I graduated high school in 1970. Decades later, you can look at that statement as good or bad. Good that I’m still kicking. Bad because I’m not kicking as much as I was. But back to the story. I went on my first out of town trip, by myself, in my own little Ford Mustang, to visit a friend one weekend. I drove all the way to Ardmore, Oklahoma. The population in Ardmore in 1970 was 20,881. Not a metropolis by any means, which was probably why my parents gave me permission to go. What could go wrong in Ardmore, Oklahoma?
While my friend and I were not wild, party animals, we certainly wanted to stay up past midnight. We drove the downtown “strip” several times, cruised the Sonic, ate our share of burgers and fries, got invited to a few “parties,” then decided to head back to her house about 1:00 a.m. Ardmore was pretty dead by then.
I put my car in reverse, backed out of the parking space, and “BAM” hit the only other car anywhere in Ardmore, Oklahoma. I had a pretty big dent in my shiny turquoise Mustang. Oh, great! How do I get out of this one? What do I tell my dad when I get back home?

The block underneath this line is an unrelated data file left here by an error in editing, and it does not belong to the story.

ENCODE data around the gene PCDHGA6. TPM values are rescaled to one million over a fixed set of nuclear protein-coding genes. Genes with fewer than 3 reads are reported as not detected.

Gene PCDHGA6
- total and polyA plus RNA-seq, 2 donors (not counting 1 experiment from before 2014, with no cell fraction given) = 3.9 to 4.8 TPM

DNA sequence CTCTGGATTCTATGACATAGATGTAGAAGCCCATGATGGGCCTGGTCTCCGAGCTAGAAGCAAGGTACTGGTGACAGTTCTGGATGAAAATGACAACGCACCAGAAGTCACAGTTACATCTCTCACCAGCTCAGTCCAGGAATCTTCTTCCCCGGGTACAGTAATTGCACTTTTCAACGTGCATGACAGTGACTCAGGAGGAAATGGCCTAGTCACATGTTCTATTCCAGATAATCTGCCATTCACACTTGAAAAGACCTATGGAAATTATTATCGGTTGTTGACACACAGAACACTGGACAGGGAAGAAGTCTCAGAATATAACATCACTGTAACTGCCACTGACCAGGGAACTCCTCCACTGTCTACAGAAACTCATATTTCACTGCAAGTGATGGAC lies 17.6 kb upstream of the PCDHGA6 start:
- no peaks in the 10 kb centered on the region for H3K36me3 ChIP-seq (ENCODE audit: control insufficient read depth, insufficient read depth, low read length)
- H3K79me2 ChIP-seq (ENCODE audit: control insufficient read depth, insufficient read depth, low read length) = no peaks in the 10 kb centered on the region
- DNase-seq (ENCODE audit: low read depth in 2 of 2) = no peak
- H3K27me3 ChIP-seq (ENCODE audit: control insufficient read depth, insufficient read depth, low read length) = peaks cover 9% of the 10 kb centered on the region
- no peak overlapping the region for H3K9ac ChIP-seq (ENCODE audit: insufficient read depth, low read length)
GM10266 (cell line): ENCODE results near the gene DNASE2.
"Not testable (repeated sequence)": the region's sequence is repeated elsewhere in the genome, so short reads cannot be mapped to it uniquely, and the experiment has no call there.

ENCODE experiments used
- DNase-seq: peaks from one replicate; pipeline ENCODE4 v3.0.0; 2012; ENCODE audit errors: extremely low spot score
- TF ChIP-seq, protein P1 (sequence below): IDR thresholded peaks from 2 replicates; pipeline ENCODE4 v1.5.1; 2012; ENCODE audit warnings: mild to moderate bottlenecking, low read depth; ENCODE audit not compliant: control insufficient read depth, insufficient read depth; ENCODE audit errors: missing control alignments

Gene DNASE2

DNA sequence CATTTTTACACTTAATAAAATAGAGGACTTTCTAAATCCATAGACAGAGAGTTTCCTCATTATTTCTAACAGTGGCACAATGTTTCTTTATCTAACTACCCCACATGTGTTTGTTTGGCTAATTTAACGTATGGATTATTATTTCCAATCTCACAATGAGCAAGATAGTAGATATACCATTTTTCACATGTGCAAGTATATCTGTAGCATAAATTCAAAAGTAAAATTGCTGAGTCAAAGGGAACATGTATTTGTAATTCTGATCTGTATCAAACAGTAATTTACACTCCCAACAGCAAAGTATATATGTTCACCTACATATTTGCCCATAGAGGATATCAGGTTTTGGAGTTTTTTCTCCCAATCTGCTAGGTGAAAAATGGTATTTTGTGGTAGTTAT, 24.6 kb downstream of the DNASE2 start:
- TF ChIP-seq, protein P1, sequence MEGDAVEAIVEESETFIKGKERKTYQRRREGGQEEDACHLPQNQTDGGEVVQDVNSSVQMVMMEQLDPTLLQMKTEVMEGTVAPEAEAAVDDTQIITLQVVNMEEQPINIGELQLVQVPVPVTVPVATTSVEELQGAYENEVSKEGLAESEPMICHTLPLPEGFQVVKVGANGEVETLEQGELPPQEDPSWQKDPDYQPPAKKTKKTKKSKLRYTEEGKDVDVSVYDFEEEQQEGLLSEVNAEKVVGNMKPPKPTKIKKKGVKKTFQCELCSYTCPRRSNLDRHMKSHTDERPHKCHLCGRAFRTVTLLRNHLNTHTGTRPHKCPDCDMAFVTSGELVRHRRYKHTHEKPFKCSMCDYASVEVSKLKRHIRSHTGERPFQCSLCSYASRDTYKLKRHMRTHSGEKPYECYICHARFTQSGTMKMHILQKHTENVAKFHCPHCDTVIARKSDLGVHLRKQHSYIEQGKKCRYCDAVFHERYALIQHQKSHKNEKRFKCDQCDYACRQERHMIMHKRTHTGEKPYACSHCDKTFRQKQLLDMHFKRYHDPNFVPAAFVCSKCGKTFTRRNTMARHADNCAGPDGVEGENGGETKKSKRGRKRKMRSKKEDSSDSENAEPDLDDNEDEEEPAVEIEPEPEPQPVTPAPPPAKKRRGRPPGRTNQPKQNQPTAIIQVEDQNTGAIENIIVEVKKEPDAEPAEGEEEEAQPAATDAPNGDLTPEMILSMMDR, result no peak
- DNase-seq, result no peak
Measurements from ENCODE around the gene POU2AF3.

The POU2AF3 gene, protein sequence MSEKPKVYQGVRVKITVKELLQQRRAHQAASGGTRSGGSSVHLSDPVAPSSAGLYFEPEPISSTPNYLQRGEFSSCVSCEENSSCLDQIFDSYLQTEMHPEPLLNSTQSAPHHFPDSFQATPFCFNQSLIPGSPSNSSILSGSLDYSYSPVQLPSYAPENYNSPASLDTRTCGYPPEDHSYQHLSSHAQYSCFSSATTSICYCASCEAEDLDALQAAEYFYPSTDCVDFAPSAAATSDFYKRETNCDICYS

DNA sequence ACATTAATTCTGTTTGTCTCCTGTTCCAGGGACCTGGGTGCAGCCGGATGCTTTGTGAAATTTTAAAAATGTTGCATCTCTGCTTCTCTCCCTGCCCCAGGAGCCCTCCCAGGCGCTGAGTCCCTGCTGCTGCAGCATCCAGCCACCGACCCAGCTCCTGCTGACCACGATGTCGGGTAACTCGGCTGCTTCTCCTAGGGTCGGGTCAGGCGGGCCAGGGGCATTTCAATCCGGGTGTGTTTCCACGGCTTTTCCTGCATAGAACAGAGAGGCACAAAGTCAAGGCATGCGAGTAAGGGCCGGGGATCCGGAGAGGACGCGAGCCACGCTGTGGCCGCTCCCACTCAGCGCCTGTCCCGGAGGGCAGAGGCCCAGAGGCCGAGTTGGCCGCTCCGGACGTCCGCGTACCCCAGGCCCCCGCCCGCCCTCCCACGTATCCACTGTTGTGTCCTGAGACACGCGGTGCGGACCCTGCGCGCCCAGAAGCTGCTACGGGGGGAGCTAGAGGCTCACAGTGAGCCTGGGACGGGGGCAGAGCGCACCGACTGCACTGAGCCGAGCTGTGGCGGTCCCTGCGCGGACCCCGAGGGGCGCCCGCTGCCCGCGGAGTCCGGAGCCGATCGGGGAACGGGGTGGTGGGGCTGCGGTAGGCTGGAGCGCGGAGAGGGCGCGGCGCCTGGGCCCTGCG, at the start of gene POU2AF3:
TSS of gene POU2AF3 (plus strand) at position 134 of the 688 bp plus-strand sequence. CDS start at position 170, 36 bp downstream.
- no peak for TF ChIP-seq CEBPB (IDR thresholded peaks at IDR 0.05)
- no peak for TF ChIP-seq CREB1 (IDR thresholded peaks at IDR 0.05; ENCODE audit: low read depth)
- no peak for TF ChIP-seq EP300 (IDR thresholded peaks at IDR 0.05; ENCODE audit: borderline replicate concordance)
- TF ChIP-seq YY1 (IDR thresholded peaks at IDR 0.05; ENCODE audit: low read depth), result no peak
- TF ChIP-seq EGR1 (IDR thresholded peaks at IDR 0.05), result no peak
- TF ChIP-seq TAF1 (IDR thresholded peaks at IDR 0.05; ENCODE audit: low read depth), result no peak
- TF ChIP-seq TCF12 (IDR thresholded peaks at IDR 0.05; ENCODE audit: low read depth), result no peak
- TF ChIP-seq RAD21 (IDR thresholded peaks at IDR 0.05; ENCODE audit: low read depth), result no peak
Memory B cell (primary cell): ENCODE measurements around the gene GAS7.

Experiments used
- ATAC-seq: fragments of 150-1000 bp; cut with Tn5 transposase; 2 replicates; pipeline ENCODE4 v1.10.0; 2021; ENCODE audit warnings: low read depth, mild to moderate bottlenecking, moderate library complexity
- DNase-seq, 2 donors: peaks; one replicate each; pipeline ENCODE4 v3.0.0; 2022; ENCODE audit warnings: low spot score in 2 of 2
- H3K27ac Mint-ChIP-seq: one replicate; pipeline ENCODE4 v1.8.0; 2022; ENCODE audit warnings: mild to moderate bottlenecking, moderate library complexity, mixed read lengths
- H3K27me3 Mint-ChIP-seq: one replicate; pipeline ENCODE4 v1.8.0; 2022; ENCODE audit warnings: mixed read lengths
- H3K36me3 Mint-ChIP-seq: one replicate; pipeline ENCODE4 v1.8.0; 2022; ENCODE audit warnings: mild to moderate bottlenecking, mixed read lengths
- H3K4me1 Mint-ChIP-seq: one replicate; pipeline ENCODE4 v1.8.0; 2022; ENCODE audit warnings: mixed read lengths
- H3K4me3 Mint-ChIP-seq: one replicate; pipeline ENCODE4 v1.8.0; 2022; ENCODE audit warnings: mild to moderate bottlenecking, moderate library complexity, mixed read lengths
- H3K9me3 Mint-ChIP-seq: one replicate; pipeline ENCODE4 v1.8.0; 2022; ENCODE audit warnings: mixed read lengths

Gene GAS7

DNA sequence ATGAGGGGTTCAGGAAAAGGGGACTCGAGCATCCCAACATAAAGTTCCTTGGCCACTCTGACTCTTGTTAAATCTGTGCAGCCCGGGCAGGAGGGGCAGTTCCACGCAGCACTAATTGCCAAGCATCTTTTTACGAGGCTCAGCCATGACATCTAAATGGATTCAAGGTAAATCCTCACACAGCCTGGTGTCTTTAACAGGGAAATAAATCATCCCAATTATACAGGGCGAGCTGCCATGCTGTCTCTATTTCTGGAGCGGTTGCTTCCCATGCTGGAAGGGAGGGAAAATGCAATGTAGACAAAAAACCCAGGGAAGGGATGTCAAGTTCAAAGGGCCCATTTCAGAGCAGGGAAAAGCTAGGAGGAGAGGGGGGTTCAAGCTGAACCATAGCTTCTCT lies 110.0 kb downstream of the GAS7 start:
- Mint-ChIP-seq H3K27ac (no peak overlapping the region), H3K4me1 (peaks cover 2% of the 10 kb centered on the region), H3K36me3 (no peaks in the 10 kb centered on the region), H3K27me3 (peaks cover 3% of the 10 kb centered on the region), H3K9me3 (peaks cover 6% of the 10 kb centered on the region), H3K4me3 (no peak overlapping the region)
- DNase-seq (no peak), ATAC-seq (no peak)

It takes two hours to drive from Ardmore, Oklahoma to Dallas, Texas. That was a miserable two hours. I was sweating bullets as I scripted what I would say to my dad and what he would say to me. I arrive home, park my car in the carport with the dented side away from view. And then … I didn’t say a word … not one word about it until the next day.
My dad, God bless him, saw the dent. He said, “How did your trip go? Did you enjoy yourself?” I told him it was great. He said, “Is there anything you want to tell me?” That’s it, I had been found out. I spilled the beans fast. Said I was sorry, told him what happened, swore I wasn’t doing anything wrong. Thankfully, the judge, in this case my dad, was lenient. He said, “I’m sure you didn’t do anything wrong. You will pay for the damage and repair and the cost of the other car, too. This will teach you there are consequences to your actions.” He said all this without raising his voice.
I’m not sure why this came to mind this weekend. Perhaps I’m hearing stories of “cover-ups” in the news. Perhaps I’m reading about David who tried to cover up his own transgressions until Nathan, the prophet, was sent to David by the Lord.
What I do know is this: It is far easier to own up to your mistakes than to cover them over.
Psalm 32:5 Then I acknowledged my sin to you, and did not cover up my iniquity. I said, “I will confess my transgressions to the Lord.” And you forgave the guilt of my sin.